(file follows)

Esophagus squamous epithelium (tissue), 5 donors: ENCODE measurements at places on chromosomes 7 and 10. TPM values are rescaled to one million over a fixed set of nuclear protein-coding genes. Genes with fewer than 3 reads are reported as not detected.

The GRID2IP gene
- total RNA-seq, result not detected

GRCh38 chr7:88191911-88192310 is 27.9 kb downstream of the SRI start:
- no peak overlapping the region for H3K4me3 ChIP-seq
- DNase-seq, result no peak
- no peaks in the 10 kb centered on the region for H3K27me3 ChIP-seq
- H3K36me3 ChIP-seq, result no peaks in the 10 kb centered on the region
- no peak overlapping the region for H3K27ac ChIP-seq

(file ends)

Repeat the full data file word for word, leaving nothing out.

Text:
Esophagus squamous epithelium (tissue), 5 donors: ENCODE measurements at places on chromosomes 7 and 10. TPM values are rescaled to one million over a fixed set of nuclear protein-coding genes. Genes with fewer than 3 reads are reported as not detected.

The GRID2IP gene
- total RNA-seq, result not detected

GRCh38 chr7:88191911-88192310 is 27.9 kb downstream of the SRI start:
- no peak overlapping the region for H3K4me3 ChIP-seq
- DNase-seq, result no peak
- no peaks in the 10 kb centered on the region for H3K27me3 ChIP-seq
- H3K36me3 ChIP-seq, result no peaks in the 10 kb centered on the region
- no peak overlapping the region for H3K27ac ChIP-seq